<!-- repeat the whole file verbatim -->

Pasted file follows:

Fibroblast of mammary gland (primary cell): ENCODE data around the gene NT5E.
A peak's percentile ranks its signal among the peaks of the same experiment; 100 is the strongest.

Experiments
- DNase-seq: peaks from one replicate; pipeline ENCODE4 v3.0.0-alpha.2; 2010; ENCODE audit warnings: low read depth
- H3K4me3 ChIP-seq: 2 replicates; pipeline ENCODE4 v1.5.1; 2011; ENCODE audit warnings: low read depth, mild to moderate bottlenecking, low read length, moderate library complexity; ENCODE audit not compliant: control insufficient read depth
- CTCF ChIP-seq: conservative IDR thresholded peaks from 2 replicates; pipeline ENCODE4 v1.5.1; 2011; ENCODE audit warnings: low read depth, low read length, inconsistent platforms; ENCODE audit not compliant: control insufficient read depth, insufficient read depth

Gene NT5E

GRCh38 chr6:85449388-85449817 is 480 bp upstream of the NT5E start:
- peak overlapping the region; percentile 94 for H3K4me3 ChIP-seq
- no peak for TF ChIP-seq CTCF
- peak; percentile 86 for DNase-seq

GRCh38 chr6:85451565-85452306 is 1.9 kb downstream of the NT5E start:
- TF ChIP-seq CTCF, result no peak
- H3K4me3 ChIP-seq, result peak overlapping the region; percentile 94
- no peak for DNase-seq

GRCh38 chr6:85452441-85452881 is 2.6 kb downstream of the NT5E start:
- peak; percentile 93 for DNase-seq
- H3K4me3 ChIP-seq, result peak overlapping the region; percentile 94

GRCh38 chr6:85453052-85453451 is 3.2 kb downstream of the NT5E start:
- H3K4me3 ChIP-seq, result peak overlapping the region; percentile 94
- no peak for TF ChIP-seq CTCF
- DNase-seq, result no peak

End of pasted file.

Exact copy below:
Fibroblast of mammary gland (primary cell): ENCODE data around the gene NT5E.
A peak's percentile ranks its signal among the peaks of the same experiment; 100 is the strongest.

Experiments
- DNase-seq: peaks from one replicate; pipeline ENCODE4 v3.0.0-alpha.2; 2010; ENCODE audit warnings: low read depth
- H3K4me3 ChIP-seq: 2 replicates; pipeline ENCODE4 v1.5.1; 2011; ENCODE audit warnings: low read depth, mild to moderate bottlenecking, low read length, moderate library complexity; ENCODE audit not compliant: control insufficient read depth
- CTCF ChIP-seq: conservative IDR thresholded peaks from 2 replicates; pipeline ENCODE4 v1.5.1; 2011; ENCODE audit warnings: low read depth, low read length, inconsistent platforms; ENCODE audit not compliant: control insufficient read depth, insufficient read depth

Gene NT5E

GRCh38 chr6:85449388-85449817 is 480 bp upstream of the NT5E start:
- peak overlapping the region; percentile 94 for H3K4me3 ChIP-seq
- no peak for TF ChIP-seq CTCF
- peak; percentile 86 for DNase-seq

GRCh38 chr6:85451565-85452306 is 1.9 kb downstream of the NT5E start:
- TF ChIP-seq CTCF, result no peak
- H3K4me3 ChIP-seq, result peak overlapping the region; percentile 94
- no peak for DNase-seq

GRCh38 chr6:85452441-85452881 is 2.6 kb downstream of the NT5E start:
- peak; percentile 93 for DNase-seq
- H3K4me3 ChIP-seq, result peak overlapping the region; percentile 94

GRCh38 chr6:85453052-85453451 is 3.2 kb downstream of the NT5E start:
- H3K4me3 ChIP-seq, result peak overlapping the region; percentile 94
- no peak for TF ChIP-seq CTCF
- DNase-seq, result no peak